In the Journals

Undiagnosed HBV, HCV, HIV prevalent in newly diagnosed cancer cases

Researchers discovered a substantial proportion of patients with newly diagnosed cancer and concurrent hepatitis C or hepatitis B were unaware of their viral infection and many had no identifiable risk factors, according to a recently published study.

Although the rate was low, some patients also presented with undiagnosed HIV.

“Screening may be especially important now that we've entered the age of immunotherapies for cancer — treatments that may affect cancer patients’ immune systems and alter the course of their viral infections,” Scott D. Ramsey, MD, PhD, lead study author from the Fred Hutchinson Cancer Research Center in Washington said in a press release. “While we don’t know much about the impact of immunotherapies on patients with cancer and hepatitis and other viral infections, oncologists should know as much as possible about the overall health of the people they treat.”

The study comprised 3,051 patients with cancer who underwent testing for HBV, HCV or HIV.

The overall rate of previous HBV infection was 6.5% (95% CI, 5.6-7.4) with 172 patients who were newly diagnosed. The rate of unknown HBV cases was 87.3% (95% CI, 81.8-91.6) and the rate of unknown chronic HBV cases was 42.1% (95% CI, 20.3-66.5).

Previous HBV infection was most common in patients with prostate cancer (12%; 95% CI, 6.4-20) and gastrointestinal cancers other than liver or colorectal (9.4; 95% CI, 6.-13.8). The rates of previous HBV and chronic HBV were similar among patients after excluding those with liver cancer.

The rate of HCV infection was 2.4% (95% CI, 1.9-3) with 22 patients who were newly diagnosed. The rate of unknown HCV was 31% (95% CI, 20.5-43.1). HCV was most common in patients with liver cancer (17.3%; 95% CI, 8.2-30.3).

Thirty-four patients had HIV for an overall rate of 1.1% (95% CI, 0.8-1.6). Two patients were newly diagnosed (5.9% unknown cases; 95% CI, 0.7-19.7).

Many patients had no known infection risk factors, including 54 patients with previous HBV (27.4%; 95% CI, 21.3-34.2), four with chronic HBV (21.1%; 95% CI, 6.1-45.6), 23 with HCV (32.4%; 95% CI, 21.8-44.5), and seven with HIV (20.6%; 95% CI, 8.7-37.9).

“Our results were consistent with [previous] studies, suggesting that substantial portions of HBV and HCV infections prevalent at the time of cancer diagnosis were unknown to patients,” Ramsey and colleagues concluded. “We believe our results warrant consideration of universal testing of patients with newly diagnosed cancer for HBV and HCV infection, particularly if such an approach is shown to be cost-effective.” – by Talitha Bennett

Disclosure: Ramsey has received grants from the National Cancer Institute. Please see the full study for the other authors’ relevant financial disclosures.

Researchers discovered a substantial proportion of patients with newly diagnosed cancer and concurrent hepatitis C or hepatitis B were unaware of their viral infection and many had no identifiable risk factors, according to a recently published study.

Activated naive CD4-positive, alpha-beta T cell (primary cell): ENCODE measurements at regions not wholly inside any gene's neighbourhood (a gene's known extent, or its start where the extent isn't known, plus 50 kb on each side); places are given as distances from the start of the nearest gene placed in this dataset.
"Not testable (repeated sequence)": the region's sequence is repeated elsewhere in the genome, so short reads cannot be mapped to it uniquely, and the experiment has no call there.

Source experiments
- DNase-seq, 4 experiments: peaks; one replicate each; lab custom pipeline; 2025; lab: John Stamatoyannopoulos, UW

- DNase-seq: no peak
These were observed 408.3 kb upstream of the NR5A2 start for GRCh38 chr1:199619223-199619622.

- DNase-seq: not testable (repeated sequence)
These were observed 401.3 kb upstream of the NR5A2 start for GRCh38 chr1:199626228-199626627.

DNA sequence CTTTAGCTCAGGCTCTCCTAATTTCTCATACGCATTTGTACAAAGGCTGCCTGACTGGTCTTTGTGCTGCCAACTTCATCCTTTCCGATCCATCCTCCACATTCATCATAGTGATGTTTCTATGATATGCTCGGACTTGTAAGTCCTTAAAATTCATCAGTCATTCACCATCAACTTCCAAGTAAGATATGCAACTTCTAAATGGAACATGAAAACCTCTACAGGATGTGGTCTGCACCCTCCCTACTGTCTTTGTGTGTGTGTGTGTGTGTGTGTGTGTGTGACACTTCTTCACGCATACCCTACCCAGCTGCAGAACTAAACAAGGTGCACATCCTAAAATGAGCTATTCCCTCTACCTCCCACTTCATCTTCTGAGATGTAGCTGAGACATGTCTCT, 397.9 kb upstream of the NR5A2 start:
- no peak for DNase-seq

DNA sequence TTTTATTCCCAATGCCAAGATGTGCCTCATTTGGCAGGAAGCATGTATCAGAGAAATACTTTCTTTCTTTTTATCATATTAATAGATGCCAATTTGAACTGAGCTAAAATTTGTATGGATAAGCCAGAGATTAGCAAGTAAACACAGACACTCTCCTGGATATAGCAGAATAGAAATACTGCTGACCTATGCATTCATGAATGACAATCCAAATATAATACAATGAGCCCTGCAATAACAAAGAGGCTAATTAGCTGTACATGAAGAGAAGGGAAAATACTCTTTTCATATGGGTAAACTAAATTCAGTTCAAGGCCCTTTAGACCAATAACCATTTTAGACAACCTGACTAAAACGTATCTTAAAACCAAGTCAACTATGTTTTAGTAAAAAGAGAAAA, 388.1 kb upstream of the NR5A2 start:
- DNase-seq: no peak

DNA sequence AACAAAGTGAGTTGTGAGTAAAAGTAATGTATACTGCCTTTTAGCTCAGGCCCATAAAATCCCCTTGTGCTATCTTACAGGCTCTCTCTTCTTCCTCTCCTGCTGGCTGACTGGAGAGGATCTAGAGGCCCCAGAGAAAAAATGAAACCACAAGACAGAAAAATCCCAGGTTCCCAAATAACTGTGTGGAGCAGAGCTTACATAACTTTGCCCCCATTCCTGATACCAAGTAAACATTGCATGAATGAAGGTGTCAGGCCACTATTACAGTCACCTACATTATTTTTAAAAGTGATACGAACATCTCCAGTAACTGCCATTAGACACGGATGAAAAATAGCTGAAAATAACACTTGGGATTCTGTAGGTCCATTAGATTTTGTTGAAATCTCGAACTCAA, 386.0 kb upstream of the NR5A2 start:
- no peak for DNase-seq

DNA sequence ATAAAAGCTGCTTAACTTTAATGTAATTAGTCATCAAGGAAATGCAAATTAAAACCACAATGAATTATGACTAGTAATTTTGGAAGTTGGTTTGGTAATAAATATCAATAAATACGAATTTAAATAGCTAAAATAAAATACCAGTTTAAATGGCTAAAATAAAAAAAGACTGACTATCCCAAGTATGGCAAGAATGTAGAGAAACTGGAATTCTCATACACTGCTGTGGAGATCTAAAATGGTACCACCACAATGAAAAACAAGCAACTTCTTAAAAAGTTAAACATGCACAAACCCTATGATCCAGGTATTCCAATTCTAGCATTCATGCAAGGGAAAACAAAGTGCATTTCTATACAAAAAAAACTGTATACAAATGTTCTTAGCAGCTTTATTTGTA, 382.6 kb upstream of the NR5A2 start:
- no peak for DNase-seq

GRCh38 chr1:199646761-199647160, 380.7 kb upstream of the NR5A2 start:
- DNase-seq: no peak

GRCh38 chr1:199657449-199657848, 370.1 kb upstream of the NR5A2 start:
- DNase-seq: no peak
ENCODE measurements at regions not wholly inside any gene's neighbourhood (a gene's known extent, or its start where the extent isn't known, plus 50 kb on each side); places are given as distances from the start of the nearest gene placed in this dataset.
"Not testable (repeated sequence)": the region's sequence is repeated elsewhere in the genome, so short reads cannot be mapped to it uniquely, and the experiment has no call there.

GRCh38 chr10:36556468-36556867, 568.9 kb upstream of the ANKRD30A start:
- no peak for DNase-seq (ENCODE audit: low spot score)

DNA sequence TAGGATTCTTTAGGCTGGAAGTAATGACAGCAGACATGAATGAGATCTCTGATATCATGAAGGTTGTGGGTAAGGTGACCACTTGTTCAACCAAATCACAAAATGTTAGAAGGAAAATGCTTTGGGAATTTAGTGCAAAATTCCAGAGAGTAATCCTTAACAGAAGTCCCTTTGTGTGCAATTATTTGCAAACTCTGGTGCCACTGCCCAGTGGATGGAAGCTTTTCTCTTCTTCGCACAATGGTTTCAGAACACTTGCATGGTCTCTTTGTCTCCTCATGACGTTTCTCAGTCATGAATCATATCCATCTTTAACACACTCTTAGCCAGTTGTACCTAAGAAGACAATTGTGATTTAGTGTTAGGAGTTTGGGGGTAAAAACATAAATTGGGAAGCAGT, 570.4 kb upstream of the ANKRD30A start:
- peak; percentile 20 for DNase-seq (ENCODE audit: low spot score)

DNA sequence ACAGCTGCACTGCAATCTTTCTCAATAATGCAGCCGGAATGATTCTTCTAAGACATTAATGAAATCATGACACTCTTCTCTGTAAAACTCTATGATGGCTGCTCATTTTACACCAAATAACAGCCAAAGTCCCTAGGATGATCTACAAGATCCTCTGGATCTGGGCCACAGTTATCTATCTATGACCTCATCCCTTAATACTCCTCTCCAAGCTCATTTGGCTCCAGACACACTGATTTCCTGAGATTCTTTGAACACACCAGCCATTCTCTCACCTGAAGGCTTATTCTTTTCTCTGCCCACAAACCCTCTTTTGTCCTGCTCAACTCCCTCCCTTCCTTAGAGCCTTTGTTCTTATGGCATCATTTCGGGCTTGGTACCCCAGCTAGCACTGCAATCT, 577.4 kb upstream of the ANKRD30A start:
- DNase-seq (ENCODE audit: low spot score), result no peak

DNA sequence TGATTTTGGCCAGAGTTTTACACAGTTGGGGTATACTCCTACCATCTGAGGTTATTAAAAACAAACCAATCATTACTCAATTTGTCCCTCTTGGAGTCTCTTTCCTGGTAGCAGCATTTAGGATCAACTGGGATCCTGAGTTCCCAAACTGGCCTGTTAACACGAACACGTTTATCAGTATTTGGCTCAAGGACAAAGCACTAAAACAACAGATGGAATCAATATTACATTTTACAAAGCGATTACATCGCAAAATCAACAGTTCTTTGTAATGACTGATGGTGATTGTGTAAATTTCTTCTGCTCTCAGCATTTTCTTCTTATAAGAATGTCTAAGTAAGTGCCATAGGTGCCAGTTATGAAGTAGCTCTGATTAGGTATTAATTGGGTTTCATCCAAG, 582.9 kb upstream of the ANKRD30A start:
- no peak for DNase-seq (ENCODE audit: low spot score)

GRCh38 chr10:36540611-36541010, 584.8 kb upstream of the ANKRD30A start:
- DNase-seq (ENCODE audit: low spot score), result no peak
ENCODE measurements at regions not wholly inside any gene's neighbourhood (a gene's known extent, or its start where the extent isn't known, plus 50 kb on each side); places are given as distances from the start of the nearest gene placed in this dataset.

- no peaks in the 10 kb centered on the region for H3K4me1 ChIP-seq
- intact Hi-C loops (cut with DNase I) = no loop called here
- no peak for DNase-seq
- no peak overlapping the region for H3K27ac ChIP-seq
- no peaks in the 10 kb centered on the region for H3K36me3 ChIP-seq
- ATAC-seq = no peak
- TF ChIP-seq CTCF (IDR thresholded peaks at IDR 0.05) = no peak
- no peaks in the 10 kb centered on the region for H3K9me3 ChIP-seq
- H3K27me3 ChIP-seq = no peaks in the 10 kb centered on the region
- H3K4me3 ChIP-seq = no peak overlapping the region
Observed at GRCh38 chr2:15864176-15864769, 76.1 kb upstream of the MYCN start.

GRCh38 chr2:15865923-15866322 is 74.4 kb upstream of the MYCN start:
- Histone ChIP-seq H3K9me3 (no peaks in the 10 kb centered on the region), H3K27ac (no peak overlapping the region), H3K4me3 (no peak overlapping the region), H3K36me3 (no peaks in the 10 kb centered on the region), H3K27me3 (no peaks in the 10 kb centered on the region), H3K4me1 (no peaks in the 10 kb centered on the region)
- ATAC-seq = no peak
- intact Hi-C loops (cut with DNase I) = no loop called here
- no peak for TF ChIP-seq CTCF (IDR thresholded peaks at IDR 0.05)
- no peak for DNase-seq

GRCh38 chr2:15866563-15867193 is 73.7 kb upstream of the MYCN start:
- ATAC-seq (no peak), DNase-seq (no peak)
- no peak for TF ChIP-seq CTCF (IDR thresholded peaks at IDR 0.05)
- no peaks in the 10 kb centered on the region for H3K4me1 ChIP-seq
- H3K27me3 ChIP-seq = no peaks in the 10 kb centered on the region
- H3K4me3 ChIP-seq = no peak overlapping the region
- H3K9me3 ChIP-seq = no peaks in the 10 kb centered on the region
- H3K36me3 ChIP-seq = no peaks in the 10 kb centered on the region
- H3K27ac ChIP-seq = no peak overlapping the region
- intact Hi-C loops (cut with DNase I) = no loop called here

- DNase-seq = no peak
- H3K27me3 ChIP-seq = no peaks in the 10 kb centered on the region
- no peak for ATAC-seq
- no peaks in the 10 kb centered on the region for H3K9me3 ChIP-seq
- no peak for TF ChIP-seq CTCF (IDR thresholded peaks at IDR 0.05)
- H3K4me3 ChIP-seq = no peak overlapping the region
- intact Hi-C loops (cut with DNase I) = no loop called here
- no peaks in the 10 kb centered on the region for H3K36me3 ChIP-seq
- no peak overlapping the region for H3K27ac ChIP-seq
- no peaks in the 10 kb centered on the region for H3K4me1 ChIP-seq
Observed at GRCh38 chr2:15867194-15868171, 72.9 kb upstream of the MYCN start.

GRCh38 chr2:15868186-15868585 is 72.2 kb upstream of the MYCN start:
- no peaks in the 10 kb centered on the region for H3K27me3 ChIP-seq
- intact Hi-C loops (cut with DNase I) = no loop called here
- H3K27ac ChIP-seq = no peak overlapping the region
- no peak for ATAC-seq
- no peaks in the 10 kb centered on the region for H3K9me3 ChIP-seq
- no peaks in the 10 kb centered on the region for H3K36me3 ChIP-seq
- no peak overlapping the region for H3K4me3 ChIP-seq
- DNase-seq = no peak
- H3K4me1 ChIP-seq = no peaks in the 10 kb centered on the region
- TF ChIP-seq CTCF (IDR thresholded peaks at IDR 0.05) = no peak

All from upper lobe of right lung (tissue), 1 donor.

Although the rate was low, some patients also presented with undiagnosed HIV.

“Screening may be especially important now that we've entered the age of immunotherapies for cancer — treatments that may affect cancer patients’ immune systems and alter the course of their viral infections,” Scott D. Ramsey, MD, PhD, lead study author from the Fred Hutchinson Cancer Research Center in Washington said in a press release. “While we don’t know much about the impact of immunotherapies on patients with cancer and hepatitis and other viral infections, oncologists should know as much as possible about the overall health of the people they treat.”

The study comprised 3,051 patients with cancer who underwent testing for HBV, HCV or HIV.

The overall rate of previous HBV infection was 6.5% (95% CI, 5.6-7.4) with 172 patients who were newly diagnosed. The rate of unknown HBV cases was 87.3% (95% CI, 81.8-91.6) and the rate of unknown chronic HBV cases was 42.1% (95% CI, 20.3-66.5).

Previous HBV infection was most common in patients with prostate cancer (12%; 95% CI, 6.4-20) and gastrointestinal cancers other than liver or colorectal (9.4; 95% CI, 6.-13.8). The rates of previous HBV and chronic HBV were similar among patients after excluding those with liver cancer.

The rate of HCV infection was 2.4% (95% CI, 1.9-3) with 22 patients who were newly diagnosed. The rate of unknown HCV was 31% (95% CI, 20.5-43.1). HCV was most common in patients with liver cancer (17.3%; 95% CI, 8.2-30.3).

Thirty-four patients had HIV for an overall rate of 1.1% (95% CI, 0.8-1.6). Two patients were newly diagnosed (5.9% unknown cases; 95% CI, 0.7-19.7).

Many patients had no known infection risk factors, including 54 patients with previous HBV (27.4%; 95% CI, 21.3-34.2), four with chronic HBV (21.1%; 95% CI, 6.1-45.6), 23 with HCV (32.4%; 95% CI, 21.8-44.5), and seven with HIV (20.6%; 95% CI, 8.7-37.9).

“Our results were consistent with [previous] studies, suggesting that substantial portions of HBV and HCV infections prevalent at the time of cancer diagnosis were unknown to patients,” Ramsey and colleagues concluded. “We believe our results warrant consideration of universal testing of patients with newly diagnosed cancer for HBV and HCV infection, particularly if such an approach is shown to be cost-effective.” – by Talitha Bennett

Disclosure: Ramsey has received grants from the National Cancer Institute. Please see the full study for the other authors’ relevant financial disclosures.